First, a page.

By James Clifford
The problem of Culture is a serious ethnography of the West in its altering relatives with different societies. interpreting cultural practices similar to anthropology, shuttle writing, accumulating, and museum monitors of tribal artwork, Clifford exhibits authoritative bills of different methods of existence to be contingent fictions, now actively contested in postcolonial contexts. His critique increases questions of world value: Who has the authority to talk for any group's identification and authenticity? What are the fundamental components and bounds of a tradition? How do self and "the different" conflict within the encounters of ethnography, commute, and sleek interethnic kin? In discussions of ethnography, surrealism, museums, and emergent tribal arts, Clifford probes the late-twentieth century concern of residing concurrently inside, among, and after tradition.
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Extra info for The Predicament of Culture: Twentieth-Century Ethnography, Literature, and Art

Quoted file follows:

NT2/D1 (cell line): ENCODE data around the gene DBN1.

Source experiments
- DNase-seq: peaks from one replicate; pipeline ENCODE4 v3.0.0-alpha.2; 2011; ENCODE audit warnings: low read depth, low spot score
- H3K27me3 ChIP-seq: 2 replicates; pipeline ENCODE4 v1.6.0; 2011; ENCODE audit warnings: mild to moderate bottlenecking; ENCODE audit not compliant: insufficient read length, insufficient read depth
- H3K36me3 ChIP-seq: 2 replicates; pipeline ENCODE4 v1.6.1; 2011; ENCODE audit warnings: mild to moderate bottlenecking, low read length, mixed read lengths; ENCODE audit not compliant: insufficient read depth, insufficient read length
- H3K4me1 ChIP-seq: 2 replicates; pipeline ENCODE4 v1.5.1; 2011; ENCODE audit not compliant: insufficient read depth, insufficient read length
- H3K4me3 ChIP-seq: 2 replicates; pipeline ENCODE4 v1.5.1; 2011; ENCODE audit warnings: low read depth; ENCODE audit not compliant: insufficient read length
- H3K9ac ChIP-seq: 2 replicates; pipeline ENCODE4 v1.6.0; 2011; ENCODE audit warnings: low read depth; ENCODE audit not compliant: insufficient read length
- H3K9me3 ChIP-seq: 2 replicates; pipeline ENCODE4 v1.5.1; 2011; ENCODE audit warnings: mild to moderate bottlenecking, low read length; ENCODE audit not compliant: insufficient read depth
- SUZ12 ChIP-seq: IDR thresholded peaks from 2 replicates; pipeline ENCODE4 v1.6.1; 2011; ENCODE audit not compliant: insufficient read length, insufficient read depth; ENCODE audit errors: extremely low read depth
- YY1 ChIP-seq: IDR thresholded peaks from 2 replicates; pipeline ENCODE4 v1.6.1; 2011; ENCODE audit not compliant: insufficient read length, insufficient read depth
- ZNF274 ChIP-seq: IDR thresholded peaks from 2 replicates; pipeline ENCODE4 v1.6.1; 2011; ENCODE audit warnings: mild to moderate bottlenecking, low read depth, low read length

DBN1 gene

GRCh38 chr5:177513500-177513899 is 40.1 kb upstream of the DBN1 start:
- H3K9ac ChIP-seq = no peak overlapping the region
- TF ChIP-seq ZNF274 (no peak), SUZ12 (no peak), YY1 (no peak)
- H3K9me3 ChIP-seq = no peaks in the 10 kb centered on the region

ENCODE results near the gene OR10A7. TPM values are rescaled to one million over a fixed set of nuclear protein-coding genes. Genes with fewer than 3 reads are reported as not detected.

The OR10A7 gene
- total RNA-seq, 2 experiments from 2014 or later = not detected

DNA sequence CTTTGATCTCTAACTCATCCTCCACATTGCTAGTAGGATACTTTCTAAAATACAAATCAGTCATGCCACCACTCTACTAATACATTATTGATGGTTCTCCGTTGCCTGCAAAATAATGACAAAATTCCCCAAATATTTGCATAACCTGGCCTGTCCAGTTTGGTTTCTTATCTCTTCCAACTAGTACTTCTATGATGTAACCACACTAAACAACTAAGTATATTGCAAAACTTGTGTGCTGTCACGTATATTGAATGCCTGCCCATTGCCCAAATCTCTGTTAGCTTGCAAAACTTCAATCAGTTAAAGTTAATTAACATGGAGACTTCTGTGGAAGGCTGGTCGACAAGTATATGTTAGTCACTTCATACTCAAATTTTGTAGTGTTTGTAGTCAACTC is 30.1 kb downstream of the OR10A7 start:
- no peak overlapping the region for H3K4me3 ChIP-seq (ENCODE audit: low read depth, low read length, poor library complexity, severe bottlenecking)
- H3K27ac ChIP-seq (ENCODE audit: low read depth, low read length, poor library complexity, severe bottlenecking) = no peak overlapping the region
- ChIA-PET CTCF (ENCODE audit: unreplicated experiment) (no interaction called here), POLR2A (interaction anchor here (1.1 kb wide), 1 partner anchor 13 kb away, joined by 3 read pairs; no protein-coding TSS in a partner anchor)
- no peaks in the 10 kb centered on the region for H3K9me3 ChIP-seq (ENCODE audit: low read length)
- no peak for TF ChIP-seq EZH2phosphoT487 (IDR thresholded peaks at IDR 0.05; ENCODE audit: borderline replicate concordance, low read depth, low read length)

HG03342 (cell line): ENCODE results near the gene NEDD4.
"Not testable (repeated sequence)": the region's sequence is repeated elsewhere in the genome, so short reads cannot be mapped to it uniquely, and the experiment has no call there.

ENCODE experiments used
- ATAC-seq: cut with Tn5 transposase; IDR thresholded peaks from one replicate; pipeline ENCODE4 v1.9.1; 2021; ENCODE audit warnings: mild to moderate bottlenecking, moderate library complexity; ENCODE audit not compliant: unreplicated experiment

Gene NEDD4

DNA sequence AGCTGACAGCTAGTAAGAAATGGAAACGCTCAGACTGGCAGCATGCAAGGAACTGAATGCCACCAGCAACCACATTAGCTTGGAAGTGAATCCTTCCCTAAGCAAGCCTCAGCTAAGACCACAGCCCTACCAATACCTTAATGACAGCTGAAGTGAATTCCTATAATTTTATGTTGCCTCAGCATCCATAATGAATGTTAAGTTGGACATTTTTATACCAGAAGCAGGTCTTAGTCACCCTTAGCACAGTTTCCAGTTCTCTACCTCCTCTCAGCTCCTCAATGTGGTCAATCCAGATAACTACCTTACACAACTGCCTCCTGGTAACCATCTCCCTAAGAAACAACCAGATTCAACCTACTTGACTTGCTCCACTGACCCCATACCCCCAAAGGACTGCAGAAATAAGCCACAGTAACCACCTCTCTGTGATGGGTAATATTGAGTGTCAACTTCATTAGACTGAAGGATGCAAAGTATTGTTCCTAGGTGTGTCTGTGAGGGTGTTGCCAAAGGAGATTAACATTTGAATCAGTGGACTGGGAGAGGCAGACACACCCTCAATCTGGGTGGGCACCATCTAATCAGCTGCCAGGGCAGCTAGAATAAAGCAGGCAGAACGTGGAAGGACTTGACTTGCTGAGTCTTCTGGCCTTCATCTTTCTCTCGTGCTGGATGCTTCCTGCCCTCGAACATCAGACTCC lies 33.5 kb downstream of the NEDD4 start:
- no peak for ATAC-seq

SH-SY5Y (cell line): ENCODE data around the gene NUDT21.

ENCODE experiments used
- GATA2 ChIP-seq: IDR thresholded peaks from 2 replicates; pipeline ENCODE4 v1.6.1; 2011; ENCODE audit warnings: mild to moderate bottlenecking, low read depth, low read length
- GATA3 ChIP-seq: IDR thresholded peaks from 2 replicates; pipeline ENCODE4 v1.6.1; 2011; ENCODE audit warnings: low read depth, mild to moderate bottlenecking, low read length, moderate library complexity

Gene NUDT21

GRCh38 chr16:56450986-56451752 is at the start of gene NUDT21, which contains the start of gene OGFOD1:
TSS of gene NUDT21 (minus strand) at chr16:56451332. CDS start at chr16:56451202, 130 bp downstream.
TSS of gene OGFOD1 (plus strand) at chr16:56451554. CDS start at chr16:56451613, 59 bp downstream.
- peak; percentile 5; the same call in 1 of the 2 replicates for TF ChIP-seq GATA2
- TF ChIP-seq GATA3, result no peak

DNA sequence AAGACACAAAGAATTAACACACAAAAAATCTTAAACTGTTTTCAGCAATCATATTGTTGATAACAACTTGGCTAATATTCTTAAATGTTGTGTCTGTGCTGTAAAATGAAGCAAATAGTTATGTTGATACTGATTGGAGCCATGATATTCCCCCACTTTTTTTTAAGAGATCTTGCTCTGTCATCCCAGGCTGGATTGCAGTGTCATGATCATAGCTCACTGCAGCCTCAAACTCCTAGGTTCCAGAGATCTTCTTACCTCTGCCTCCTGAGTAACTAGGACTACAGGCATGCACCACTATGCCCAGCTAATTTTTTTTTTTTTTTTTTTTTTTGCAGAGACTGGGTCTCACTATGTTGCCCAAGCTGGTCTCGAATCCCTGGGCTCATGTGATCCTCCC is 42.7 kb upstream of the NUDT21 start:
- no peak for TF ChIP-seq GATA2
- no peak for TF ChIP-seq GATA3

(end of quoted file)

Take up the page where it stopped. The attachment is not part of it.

Crapan zano and Dwyer provide soph i sti cated attem pts to damage with th i s l iterary hermeneutical conference . within the procedure the eth nographer's authority as narrator and that i n terpreter i s a l tered . Dwyer proposes a hermeneutics of "vu l nera b i l i ty," stres s i n g the ruptu res of fiel dwork, the d ivi ded pos ition and that i m pe rfect regulate of the eth nographer. either Cra pa nzano and Dwyer search to symbolize the resea rch event in ways in which tear open the tex tua l i zed cloth of the opposite, and th u s a l so of the i nterpret i n g self. eight (Here etymo l ogies a re evocative : the notice textual content. is re l ated , as is we l l identified, to weavi ng, vulnerability to ren d i n g or wou n d i ng, in t h i s i n stance the open i n g up of a c l osed authority. ) The version of d i a l ogue bri ngs to professional m i nence prec i se l y these d i sc u r s i ve- c i rcu mstant i a l and that i n tersu bject i ve--:;elements that R i coeur needed to exc l ude from h i s mode l of the textual content. B ut if i n terpretive a uthority relies at the exc l usion of d i a l ogue, the opposite is a l so tru e : a p u depend d i a l ogical a uthority wou l d repress the i nesca pable truth of textu a l i zation . Wh i l e eth nograph ies forged as encou nters among i n d iv i d u a l s may perhaps successfu l l y d ramatize the i ntersu bj ective give-and-take of fiel dwork and that i n trod uce a counterpo i nt of authori a l vo ices, they rema i n representations of d i a logue. As texts they might not be d i a l ogical i n structu re, for as Steven Tyler ( 1 ninety eight 1 ) poi nts out, a lthough Soc premiums appears to be like as a decentered partic i pant in his encounters, Pl ato reta i n s fu l l contro l of the d i a l ogue. Th i s d i s p l ace ment yet now not e l i m i n ation of monological a uthority is attribute of any eight . It wou ld be unsuitable to gloss over the d ifferences among Dwyer's and Crapanzano's theoretical positions. Dwyer, fol lowi ng Georg Lukacs, interprets dialogic i nto Marxian-Hegel ian d i a lectic, hence hol d i n g out the possi b i l i ty of a recovery of the human su bject, a type of crowning glory i n and during the opposite. Crapanzano refuses any anchor i n an englobing thought, h i s simply authority bei n g that o f t h e d i a l ogue's wri ter, an expert u nderm i ned b y a n i nconclusive narra tive of encou nter, ru ptu re, and confusi o n . (It is worthy noti ng that d ialogic, as utilized by Bakhti n, isn't really reducible to d ia lecti c . ) For an early advocacy of dialogical anthropology see a l so Ted lock 1 nine seventy nine. forty four D I S CO U R S E S procedure that portrays the eth nogra pher as a d i screte cha racter i n the fiel dwork narrative. Mo reover, there i s a freq uent tendency in fictions of d i a logue for the eth nogra pher's counterpart to seem as a consultant of h i s or her c u l tu re-a kind, i n the l a n guage of trad itional rea l ism via wh ich genera l soc i a l methods are revea led . nine this sort of portraya l re i nstates the synecdoc h i c i nterpretive a uthority in which the ethnogra pher reads textual content in re lation to context, thereby constituti ng a mea n i ngfu l "other" wor l d .